Time argues that the press should enjoy absolute immunity from suit for statements about the official conduct of high government officers; and it claims that this blanket immunity applies to this case, both because Minister Sharon was, and is, among Israel's most powerful officials, and because the alleged defamation concerned his official conduct in prosecuting a war. According to Time, the kind of statement with which this case is concerned should be given special protection for three reasons: first, because eliminating the danger of legal liability would encourage full and free discussion of critically important issues, such as responsibility for the brutal slaughter of innocent civilians; second, because giving the press absolute immunity for statements about public officials' performance of their jobs is consistent with the absolute immunity such officials enjoy for statements made in the course of their public duties; and third, because public officials such as Minister Sharon have sufficient access to the press to rebut charges made against them. Furthermore, Time contends that the prosecution of civil defamation actions such as this one is the equivalent of a "constitutionally impermissible prosecution for seditious libel." Defendant's Memorandum at 114.
The short answer to these arguments is that the Supreme court had already weighed all the considerations Time advances and has chose alternative means for protecting the strong interest in encouraging publication of view relating to official conduct. In New York Times Co. v. Sullivan, 376 U.S. 254, 11 L. Ed. 2d 686, 84 S. Ct. 710 (1964), the Court considered arguments for an absolute immunity for statements about public officials and rejected them. Instead, it fashioned the actual malice standard to give the press an especially high degree of protection in suits by public officials. The Court has also made clear that public officials must establish the falsity of the statements they claim are defamatory, thereby reversing the common-law burden of proof by which defendants were required to prove truth as a defense. See Herbert v. Lando, 441 U.S. 153, 159, 170, 175-76, 60 L. Ed. 2d 115, 99 S. Ct. 1635 (1979); Franklin & Bussel, The Plaintiff's Burden in Defamation: Awareness and Falsity, 25 W. & M.L. Rev. 825, 851-65 (1984). Furthermore, both federal and state law create privileges for statements of opinion, for neutral reportage, and for fair report of official proceedings. See Cianci v. New Times Publishing Co., 639 F.2d 54 (2d Cir. 1980); Edwards v. National Audubon Society, Inc., 556 F.2d 113 (2d Cir.), cert. denied, 434 U.S. 1002, 98 S. Ct. 647, 54 L. Ed. 2d 498 (1977). The effect of these overlapping substantive rules is to prohibit the imposition of liability on any defendant who has acted in good faith. Moreover, the Supreme Court's recent confirmation of the requirements of independent appellate review of jury findings also serves the substantive goals of the First Amendment. See Bose Corp., v. Consumers Union, 466 U.S. 485, 104 S. Ct. 1949, 1960-65, 80 L. Ed. 2d 502 (1984).
In contrast to the protective positions the courts have established with regard to the substantive law of libel, they have refused to approve special procedural rules for summary judgment, see Calder v. Jones, 465 U.S. 783, 104 S. Ct. 1482, 1488, 79 L. Ed. 2d 804 (1984); Yiamouyiannis v. Consumers Union, 619 F.2d 932, 940 (2d. Cir.), cert. denied, 449 U.S. 839, 101 S. Ct. 117, 66 L. Ed. 2d 46 (1980), and they have refused the invitation to create a blanket immunity that depends solely on a plaintiff's status. "[C]omplete immunity . . . has regularly [been] found . . . an untenable construction of the First Amendment." Herbert v. Lando, 441 U.S. at 176. An absolute immunity would, for example, justify a knowingly false statement that Time had learned that Appendix B contained details of a secret visit by Minister Sharon to Sabra, where he had personally killed unarmed civilians. Nothing in the first amendment requires that the press have absolute freedom to pass such rumors off as fact, regardless how certain a reporter is of their falsity or how damaging they are to an official's reputation. The Supreme Court has rested its denial of absolute immunity on the fundamental premise that the constitutional value of free speech does not in all circumstances outweigh the states' interests in protecting the reputations of their citizens. In Gertz, v. Robert Welch, Inc., 418 U.S. 323, 341, 41 L. Ed. 2d 789, 94 S. Ct. 2997 (1974), the Court stated that:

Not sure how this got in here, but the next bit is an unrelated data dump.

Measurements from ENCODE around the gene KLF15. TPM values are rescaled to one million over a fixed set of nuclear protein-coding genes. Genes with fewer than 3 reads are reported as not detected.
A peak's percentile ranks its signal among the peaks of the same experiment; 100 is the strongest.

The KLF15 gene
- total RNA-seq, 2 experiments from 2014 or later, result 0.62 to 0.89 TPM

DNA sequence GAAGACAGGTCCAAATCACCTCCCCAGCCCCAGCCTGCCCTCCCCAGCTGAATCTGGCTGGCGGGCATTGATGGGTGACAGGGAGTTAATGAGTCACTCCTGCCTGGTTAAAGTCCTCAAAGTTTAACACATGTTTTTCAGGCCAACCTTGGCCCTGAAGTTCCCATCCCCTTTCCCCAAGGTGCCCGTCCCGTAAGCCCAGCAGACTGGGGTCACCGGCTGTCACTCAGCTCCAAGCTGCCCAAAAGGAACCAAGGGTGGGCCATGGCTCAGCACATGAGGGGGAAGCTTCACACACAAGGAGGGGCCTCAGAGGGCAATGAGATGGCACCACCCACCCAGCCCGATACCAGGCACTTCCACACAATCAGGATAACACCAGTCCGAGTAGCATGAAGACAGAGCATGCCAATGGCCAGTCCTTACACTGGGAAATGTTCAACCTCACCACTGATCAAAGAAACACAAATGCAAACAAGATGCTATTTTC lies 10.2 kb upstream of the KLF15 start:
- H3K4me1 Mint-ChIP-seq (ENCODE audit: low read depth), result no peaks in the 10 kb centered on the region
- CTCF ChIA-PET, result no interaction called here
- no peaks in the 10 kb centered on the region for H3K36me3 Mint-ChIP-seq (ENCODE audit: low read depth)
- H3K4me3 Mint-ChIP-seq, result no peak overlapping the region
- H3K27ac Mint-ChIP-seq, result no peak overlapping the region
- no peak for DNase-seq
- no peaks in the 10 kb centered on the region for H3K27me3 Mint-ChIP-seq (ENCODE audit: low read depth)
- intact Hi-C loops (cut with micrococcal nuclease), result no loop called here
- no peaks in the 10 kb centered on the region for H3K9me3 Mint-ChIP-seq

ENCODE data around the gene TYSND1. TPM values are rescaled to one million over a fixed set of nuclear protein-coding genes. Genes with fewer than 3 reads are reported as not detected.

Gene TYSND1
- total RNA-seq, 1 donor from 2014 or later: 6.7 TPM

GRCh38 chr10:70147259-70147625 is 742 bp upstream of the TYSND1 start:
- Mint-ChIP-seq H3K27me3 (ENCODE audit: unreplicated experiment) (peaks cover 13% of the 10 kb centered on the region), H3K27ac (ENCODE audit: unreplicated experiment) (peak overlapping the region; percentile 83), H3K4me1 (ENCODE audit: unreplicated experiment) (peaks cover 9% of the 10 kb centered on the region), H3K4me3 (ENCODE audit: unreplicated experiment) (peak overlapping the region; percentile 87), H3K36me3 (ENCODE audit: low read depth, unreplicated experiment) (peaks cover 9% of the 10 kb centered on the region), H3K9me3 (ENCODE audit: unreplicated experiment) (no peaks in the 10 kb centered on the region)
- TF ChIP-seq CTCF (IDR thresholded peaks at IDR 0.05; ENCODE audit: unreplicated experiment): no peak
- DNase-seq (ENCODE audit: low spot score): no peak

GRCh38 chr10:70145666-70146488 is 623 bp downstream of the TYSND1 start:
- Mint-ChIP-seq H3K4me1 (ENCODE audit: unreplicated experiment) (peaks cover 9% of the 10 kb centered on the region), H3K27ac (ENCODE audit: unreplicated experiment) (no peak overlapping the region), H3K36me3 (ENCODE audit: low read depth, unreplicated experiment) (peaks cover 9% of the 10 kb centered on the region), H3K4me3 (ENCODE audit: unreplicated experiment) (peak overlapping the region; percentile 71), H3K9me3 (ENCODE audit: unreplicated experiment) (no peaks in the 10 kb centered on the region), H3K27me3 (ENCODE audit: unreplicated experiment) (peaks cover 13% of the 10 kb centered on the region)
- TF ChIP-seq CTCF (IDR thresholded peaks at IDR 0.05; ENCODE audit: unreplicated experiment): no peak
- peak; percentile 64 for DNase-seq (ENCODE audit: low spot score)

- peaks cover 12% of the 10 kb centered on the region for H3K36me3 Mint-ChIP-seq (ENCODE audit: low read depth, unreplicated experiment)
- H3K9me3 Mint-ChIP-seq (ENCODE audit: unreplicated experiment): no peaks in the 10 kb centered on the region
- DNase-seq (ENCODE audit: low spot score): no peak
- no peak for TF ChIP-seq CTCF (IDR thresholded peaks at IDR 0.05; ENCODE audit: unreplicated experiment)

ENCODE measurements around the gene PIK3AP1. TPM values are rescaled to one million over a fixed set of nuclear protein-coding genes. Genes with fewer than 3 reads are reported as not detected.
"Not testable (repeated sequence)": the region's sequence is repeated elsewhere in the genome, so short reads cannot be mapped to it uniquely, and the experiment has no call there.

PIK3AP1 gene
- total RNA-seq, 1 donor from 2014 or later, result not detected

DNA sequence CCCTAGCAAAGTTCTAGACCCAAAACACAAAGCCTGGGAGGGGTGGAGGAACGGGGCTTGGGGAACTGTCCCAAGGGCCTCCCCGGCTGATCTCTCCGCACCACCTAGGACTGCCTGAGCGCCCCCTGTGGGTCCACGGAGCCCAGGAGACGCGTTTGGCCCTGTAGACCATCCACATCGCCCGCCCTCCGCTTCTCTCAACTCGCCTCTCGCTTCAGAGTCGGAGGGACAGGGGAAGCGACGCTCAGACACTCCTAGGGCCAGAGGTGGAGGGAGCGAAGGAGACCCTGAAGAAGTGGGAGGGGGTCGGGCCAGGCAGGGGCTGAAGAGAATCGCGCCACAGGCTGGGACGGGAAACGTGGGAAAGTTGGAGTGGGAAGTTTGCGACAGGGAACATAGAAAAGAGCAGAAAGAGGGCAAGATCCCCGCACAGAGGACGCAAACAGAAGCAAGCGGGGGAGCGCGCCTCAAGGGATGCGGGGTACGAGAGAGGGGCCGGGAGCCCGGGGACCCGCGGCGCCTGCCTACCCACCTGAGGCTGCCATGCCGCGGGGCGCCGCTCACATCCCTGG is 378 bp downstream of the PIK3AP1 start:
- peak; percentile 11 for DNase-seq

The need to avoid self-censorship by the news media is, however, not the only societal value at issue. If it were, this Court would have embranced long ago the view that publishers and broadcasters enjoy an unconditional and indefeasible immunity from liability for defamation. See New York Times Co. v. Sullivan, supra, at 293 (Black, J., concurring); Garrison v. Louisiana, 379 U.S. at 80 (Douglas, J., concurring); Curtis Publishing Co. v. Butts, 388 U.S., at 170 (opinion of Black, J.). Such a rule would, indeed, obviate the fear that the prospect of civil liability for injurious falsehood might dissuade a timerous press from the effective exercise of First Amendment freedoms. Yet absolute protection for the communications media requires a total sacrifice of the competing value served by the law of defamation.
The legitimate state interest underlying the law of libel is the conpensation of individuals for the harm inflicted on them by defamatory falsehood. We would not lightly require the State to abandon this purpose. . . .